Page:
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Elizabeth Warren, Kamala Harris, and Bernie Sanders have all trumpeted the original meaning of Medicare for All: a single-payer health care system. The Medicare for All Act of 2017, sponsored by Sanders, would outlaw all private health insurance companies (with the exception of private cosmetic insurance).

In the first Democratic primary debate on 6/26, Warren explained:

Look at the business model of an insurance company: it's to bring in as many dollars as they can in premiums and to pay out as few dollars as possible for your health care.

That leaves families with rising premiums, rising copays, and fighting with insurance companies to try to get the health care that their doctors say that they and their children need.

Medicare for All solves that problem.

However, one would think having a public option would be more efficient: If the private sector has to compete with a public option, then private companies would be driven by market forces to perform better or close. If the public option is truly better, then consumers would naturally buy into it.

What do the advocates of single payer claim are the advantages of eliminating private health insurance? How do they respond to claims that competition from the private sector forces the health bureaucracy to be more efficient?

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    Keep in mind that when a public, accept-anyone, option exists, private companies have an in incentive to find ways to steer the most costly customers towards the public option, keeping the most profitable customers to themselves. Examples from other industries: USPS vs FedEx/UPS, Amtrak vs Greyhound/Airlines. Under single-payer this type of public option parasitism would be curtailed. – Justas Jun 28 '19 at 16:24
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    Yes, lower premiums would be a way for private companies to attract customers (then try to filter out the less-healthy ones). The private-public premium difference, in such case, would become profit to the company. Under single-payer, that difference would be used to subsidize the less-healthy customers, thus lowering the average premium for the overall population. I'm not sure whether that would meet everyone's expection of what is equitable. – Justas Jun 28 '19 at 17:07
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    @Bobson gave it a hard edit to be objective. – lazarusL Jul 1 '19 at 21:02
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    @lazarusL - I think you got public and private mixed up in the last paragraph, but I flipped that. Looks good to me now, and I've voted to reopen. – Bobson Jul 1 '19 at 21:07
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    Hoisting my comment from below: as an NHS beneficiary who has had private cover as well I do find it a bit odd that single payer is proposing to outlaw duplication of coverage; this is not the case in the UK! – pjc50 Jul 2 '19 at 15:07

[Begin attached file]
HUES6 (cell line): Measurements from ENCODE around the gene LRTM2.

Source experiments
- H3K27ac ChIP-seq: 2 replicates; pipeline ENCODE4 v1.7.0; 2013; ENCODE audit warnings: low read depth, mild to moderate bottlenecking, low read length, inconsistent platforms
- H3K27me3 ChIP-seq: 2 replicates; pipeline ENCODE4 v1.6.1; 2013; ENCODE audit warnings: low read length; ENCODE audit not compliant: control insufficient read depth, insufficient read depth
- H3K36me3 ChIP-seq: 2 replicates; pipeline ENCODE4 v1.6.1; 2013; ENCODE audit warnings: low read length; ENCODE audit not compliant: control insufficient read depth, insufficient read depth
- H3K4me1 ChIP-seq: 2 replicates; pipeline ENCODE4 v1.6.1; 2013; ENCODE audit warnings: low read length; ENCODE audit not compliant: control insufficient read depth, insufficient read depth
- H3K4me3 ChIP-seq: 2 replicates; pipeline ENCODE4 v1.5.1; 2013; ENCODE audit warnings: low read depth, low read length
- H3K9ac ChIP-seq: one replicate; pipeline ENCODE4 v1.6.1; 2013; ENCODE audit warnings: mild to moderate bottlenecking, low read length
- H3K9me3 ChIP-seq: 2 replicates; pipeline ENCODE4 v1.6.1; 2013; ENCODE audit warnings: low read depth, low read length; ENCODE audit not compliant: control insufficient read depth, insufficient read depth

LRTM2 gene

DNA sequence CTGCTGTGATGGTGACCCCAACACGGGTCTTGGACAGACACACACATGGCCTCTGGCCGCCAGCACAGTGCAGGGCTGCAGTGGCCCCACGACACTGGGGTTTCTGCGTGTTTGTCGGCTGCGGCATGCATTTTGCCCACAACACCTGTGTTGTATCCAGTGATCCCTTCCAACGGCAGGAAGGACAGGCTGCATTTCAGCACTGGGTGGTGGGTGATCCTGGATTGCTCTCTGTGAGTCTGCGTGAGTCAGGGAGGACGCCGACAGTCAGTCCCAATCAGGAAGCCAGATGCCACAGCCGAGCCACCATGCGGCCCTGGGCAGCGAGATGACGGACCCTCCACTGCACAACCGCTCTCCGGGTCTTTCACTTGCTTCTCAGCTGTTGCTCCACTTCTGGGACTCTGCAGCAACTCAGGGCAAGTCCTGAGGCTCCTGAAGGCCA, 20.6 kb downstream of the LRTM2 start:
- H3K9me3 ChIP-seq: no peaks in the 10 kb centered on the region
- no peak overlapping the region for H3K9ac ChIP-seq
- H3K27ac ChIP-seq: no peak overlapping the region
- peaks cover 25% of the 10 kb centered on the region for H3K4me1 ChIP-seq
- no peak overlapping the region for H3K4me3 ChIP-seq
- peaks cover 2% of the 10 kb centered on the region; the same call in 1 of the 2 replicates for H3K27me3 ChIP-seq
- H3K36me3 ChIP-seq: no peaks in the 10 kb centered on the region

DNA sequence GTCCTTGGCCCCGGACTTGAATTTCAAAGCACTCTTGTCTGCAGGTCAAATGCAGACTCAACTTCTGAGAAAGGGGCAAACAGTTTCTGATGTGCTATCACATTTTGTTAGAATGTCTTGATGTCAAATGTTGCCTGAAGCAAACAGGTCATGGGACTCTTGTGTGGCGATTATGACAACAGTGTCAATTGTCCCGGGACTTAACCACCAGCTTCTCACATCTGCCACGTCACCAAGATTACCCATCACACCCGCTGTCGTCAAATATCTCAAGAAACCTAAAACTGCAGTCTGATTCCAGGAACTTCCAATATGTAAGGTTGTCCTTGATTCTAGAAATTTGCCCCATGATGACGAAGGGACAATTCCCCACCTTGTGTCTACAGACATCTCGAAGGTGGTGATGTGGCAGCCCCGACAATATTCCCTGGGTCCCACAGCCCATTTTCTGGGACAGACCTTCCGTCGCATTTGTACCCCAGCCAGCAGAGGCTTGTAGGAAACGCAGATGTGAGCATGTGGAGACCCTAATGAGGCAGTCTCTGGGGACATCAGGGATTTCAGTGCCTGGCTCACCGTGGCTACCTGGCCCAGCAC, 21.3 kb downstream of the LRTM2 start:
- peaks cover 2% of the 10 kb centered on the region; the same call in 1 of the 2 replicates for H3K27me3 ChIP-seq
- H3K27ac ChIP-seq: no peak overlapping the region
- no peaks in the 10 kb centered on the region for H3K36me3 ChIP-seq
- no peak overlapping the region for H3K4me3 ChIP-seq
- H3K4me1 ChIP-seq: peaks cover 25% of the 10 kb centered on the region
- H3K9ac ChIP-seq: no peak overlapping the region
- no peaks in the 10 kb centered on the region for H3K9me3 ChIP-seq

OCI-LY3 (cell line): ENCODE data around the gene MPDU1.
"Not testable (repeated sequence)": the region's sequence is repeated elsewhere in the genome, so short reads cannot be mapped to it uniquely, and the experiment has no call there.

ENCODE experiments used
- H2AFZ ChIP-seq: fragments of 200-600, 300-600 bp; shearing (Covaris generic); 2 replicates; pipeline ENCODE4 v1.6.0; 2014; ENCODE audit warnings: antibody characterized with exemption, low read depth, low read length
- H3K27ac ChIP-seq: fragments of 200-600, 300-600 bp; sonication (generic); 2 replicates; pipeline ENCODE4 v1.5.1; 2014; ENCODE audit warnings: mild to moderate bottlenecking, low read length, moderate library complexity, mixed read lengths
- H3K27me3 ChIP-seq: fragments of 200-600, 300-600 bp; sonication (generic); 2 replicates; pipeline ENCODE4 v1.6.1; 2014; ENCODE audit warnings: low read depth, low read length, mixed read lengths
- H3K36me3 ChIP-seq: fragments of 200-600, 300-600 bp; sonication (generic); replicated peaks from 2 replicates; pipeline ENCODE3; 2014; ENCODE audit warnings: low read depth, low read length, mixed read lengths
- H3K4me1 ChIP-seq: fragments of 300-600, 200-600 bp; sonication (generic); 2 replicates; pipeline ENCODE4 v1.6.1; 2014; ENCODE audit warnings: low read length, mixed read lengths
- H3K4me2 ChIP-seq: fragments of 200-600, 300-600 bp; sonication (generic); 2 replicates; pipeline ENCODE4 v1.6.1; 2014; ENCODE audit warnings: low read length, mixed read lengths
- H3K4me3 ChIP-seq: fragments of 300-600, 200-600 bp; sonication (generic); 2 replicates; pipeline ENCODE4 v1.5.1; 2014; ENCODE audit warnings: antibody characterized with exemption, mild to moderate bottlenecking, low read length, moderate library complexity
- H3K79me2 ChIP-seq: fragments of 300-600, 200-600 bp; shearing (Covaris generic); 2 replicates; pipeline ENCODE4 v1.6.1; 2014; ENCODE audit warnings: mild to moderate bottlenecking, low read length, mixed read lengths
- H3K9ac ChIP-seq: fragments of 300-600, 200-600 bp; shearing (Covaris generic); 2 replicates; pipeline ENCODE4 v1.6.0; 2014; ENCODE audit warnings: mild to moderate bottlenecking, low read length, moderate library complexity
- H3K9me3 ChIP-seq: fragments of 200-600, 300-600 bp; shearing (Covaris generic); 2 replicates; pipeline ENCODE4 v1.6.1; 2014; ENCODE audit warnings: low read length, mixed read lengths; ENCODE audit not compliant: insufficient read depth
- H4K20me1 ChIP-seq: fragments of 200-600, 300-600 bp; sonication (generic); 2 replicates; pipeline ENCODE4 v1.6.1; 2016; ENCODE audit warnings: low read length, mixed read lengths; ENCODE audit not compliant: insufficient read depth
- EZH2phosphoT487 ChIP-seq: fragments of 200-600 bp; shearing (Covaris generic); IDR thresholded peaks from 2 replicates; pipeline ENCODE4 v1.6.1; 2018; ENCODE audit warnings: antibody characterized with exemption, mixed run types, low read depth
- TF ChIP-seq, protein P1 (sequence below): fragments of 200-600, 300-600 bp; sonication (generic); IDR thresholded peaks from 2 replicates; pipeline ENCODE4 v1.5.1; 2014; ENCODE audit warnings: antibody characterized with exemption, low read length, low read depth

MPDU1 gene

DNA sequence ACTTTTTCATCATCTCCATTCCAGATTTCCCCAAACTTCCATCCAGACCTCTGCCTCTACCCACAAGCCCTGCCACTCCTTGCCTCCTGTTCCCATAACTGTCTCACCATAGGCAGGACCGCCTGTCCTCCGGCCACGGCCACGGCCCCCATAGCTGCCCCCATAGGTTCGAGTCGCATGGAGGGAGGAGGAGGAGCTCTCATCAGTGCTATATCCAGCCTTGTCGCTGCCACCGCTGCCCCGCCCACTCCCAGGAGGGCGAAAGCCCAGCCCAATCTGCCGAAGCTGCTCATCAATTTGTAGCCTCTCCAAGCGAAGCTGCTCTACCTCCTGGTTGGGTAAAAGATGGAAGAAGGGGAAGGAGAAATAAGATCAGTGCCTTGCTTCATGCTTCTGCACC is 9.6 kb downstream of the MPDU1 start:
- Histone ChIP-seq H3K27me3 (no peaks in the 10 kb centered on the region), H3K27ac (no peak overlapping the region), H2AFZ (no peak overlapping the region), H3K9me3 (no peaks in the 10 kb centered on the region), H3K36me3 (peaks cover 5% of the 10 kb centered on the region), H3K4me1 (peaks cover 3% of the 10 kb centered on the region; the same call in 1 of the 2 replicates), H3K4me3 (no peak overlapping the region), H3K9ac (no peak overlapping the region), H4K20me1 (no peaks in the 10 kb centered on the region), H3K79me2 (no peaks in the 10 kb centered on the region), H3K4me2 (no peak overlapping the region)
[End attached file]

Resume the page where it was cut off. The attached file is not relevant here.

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However, wouldn't having a public option be more efficient? If the private sector has to compete with a public option, then private companies would be driven by market forces to perform better or close. If the public option is truly better, then consumers would naturally buy into it.

The "market forces" don't actually work as well here because they do not apply to the public option itself. Public option can defeat everyone in the private sector by doing things that are popular but lose money. If a private company does things that lose money, it has to either stop doing those things or it goes out of business. If the public option does things that lose money, it effectively is bailed out by taxpayers and can merrily keep doing those inefficient things.

This is why some people are against a public option; it can be a backdoor to single payer by means of killing off the private market slowly instead of quickly.

In a comparison of single-payer vs. public option, are the single-payer advocates right?

The only relevant difference is that the government becomes the only insurance company. Maybe it deliberately takes losses to make prices seem smaller, but there will still be a bureaucracy you have to fight with to get care, and there will still be pressure for that bureaucracy to say "no" based upon costs.

Would abolishing private health insurance be the method that gets most Americans the best coverage? What are the economics behind that?

No, because the purpose of single-payer arrangements is usually not to give everyone "the best" coverage, but to give some basic level of coverage to everyone, including people who do not have it now. Countries that adopt these schemes (really, Britain and Canada) usually allow people to buy additional insurance for services not typically covered by the single payer.